The Question of Ethics in Detroit: Become Human

By Molly Cobb

Image result for detroit game

Warning: The following includes some rather large plot spoilers!

One of the most interesting things about video games by developer Quantic Dream is the strong focus on decision-making. The ability to drastically alter the story being told just by making one choice over another can be almost overwhelming. Even what can appear to be minor choices can have long-term effects, ranging from relationships with other characters to determining who lives or dies. In Detroit: Become Human, the focus of this decision-making is on android sentience and, consequently, android rights. The game takes place in a future where androids are essentially household appliances. However, there are an increasing number of incidents of androids gaining sentience and revolting against their owners. The game follows three of these androids, with the decisions of the player determining the path each takes in the course of this revolt. Though it could be argued there are no ‘right’ or ‘wrong’ options being given to the player per se, the choices that can be made do encourage exploration of human and android ethics and morals, as well as understanding of the growing relationship and tensions between humans and machines in our own contemporary society (and in the imagined future).

By having the player experience the world and the story via three separate androids (all originally designed for separate roles and all exhibiting different personalities), Quantic Dream put the player in the position of not only making choices on behalf of someone else, but on behalf of a machine. Thus, the player is already faced with a choice even before they begin playing: does the player play as themselves, making decisions as a human would? Or do they play as their character, making decisions as they expect an android responding to programming would? Either approach can lead to drastically different stories, ranging from everyone (both playable and non-playable characters) surviving and a successful android revolution opening the way to talks about android rights, to the complete opposite, in which everyone, or nearly everyone, dies, with the android revolution unsuccessful and the destruction of self-aware androids. Decisions which must be made by the player include, for example, whether to follow human commands or not, or whether to assist the revolution or hinder it (choices which often depend on which character you are currently playing). Many, if not all, of these decisions will be made by the player based on their own ethics and morals, as well as attitudes towards AI. For example, if a player fears an android uprising or thinks android sentience is not possible, it is likely they will make different choices to a player who would consider sentient androids ‘alive’ and deserving of equal rights to humans. Alongside this, ethical decisions concerning who is prioritised must be made; does one focus on themselves or others? Whatever the player’s opinion, they must choose whether their characters’ own rights and freedoms are more important than those of other androids, or even humans, in the game.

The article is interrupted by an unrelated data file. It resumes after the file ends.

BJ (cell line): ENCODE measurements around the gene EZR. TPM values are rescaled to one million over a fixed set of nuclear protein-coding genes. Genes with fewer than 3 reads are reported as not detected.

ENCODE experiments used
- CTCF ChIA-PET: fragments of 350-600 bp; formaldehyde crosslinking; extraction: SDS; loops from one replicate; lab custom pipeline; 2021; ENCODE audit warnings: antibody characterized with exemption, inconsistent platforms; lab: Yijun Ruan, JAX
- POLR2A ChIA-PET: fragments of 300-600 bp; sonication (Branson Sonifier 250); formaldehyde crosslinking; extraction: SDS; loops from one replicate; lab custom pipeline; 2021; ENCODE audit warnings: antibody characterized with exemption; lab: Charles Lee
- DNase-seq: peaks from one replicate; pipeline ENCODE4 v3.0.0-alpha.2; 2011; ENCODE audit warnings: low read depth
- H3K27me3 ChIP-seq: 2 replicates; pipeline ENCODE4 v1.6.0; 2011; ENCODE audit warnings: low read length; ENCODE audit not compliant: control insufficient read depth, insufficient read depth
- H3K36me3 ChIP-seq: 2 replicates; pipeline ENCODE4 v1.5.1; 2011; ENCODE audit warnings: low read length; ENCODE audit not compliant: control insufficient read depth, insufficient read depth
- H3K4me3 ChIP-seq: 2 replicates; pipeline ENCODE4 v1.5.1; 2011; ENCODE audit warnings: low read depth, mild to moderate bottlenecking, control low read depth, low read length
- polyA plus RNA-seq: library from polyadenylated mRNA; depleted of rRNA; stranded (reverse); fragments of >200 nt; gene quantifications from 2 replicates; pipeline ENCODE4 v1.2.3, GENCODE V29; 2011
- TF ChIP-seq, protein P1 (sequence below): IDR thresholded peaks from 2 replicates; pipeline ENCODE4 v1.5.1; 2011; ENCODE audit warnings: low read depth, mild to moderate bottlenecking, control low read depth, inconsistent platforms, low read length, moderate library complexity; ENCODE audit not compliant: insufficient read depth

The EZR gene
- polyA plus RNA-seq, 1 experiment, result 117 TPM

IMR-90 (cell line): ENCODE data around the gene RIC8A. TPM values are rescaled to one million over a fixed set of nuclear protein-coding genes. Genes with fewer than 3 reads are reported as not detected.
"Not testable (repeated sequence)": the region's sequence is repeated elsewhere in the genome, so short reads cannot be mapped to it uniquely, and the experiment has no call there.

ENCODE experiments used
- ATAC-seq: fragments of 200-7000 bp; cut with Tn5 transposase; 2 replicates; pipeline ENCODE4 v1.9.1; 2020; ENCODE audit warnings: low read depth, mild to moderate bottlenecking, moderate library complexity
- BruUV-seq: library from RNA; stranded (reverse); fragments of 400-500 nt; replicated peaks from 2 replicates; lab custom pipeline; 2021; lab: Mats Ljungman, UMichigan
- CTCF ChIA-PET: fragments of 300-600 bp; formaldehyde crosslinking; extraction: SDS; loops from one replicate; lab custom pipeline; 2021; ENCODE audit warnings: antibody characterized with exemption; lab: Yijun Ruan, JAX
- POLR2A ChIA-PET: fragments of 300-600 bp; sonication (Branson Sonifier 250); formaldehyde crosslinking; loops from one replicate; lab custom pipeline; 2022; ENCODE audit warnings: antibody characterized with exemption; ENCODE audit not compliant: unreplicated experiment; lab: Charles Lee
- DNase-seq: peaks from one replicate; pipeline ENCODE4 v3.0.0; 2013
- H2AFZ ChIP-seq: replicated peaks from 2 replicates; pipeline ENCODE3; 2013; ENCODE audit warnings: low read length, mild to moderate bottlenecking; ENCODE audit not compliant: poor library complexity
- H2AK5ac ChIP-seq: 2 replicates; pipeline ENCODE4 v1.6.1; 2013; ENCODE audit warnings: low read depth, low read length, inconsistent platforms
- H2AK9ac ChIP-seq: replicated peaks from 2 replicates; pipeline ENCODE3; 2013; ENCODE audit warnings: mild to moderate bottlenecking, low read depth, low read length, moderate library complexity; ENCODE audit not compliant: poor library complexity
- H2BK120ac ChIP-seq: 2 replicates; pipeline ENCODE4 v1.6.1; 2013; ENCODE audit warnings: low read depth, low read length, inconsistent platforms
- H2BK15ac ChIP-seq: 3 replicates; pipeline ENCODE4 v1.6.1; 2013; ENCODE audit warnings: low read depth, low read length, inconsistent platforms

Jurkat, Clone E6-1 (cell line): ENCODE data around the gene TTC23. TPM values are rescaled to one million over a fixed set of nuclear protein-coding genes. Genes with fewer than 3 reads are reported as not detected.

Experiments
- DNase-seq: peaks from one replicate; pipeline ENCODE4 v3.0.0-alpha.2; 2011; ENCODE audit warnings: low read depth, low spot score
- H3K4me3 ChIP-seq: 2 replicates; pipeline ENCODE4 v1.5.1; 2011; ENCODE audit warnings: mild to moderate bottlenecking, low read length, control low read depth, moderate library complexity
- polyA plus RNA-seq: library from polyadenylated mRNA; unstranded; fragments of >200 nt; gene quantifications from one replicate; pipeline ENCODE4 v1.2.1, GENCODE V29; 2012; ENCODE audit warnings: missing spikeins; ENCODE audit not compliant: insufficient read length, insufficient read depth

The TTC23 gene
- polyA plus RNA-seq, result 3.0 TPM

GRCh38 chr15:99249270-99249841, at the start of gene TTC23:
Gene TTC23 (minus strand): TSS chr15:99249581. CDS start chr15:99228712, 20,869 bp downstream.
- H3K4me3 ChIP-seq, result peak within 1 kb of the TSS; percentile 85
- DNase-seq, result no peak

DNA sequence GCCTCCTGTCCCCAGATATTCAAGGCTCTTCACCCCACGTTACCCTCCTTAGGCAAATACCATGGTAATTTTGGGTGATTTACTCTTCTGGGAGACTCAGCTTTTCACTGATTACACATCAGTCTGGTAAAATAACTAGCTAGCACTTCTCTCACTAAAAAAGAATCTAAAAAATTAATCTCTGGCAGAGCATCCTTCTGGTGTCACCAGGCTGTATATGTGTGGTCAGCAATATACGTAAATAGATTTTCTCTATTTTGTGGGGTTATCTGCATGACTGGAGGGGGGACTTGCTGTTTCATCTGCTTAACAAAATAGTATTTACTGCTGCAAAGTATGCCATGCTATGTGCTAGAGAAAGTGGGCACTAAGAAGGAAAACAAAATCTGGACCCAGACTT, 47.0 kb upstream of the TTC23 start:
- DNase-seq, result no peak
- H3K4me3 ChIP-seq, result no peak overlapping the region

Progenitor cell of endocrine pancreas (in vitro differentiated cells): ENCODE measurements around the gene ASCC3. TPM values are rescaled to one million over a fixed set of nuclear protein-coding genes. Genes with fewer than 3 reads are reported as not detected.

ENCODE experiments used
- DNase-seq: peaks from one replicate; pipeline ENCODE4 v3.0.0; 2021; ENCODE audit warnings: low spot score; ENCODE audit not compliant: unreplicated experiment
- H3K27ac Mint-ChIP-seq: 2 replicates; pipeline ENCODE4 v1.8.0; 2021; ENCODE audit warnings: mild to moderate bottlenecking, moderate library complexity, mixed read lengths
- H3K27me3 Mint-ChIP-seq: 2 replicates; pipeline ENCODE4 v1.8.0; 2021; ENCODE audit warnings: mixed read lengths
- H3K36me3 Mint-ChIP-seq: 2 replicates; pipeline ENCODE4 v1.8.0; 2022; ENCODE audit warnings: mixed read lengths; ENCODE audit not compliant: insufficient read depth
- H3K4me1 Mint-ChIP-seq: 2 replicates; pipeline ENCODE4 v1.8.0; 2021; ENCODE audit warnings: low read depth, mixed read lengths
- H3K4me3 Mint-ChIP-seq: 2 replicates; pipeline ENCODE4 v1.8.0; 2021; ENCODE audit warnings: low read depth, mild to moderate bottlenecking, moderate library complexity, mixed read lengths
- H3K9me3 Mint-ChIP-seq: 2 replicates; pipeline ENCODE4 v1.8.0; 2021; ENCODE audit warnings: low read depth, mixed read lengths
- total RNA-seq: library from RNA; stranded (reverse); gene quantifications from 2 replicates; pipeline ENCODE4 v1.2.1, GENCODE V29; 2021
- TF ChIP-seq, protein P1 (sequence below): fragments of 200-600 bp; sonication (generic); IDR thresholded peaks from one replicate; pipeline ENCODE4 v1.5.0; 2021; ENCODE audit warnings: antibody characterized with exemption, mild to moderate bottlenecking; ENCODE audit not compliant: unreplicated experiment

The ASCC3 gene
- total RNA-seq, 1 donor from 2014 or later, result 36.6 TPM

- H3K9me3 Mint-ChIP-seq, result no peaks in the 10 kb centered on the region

Of the three playable android characters, only one develops sentience of their own accord, regardless of the player (Markus, the face of the revolution). Of the two remaining, at the point in which Kara (a housekeeping android) is put in a position to gain sentience, the player either chooses to have her go against her programming and become self-aware, or follow her programming and be destroyed. Choosing to follow her programming also results in the death of a young girl, Alice. If a player makes it past this point, and makes certain decisions along the way, it is eventually revealed that Alice is an android as well. This revelation then raises questions as to whether the player would feel differently about Alice if this were known earlier. Would her death be less shocking? Has the player treated her differently than they would do an android child by thinking she was a human child? For example, would the player not have put Kara in certain dangerous situations to protect Alice had it been known she wasn’t human? Do we feel manipulated in some way for being made to think she was human, thereby possibly affecting some of the decisions made? If we do feel manipulated, and would have treated her differently, what does that say about the player’s opinions regarding android rights, assertions that they are ‘alive’, or deserve to be treated the same as humans? Revelations such as this throughout the game result in demonstrating how it’s possible to have some inherent bias in decision-making, exposing prejudices even the player may not have been aware of. Through this type of storytelling, discussions of certain issues which can affect choices can be encouraged, both in the game and in contemporary society.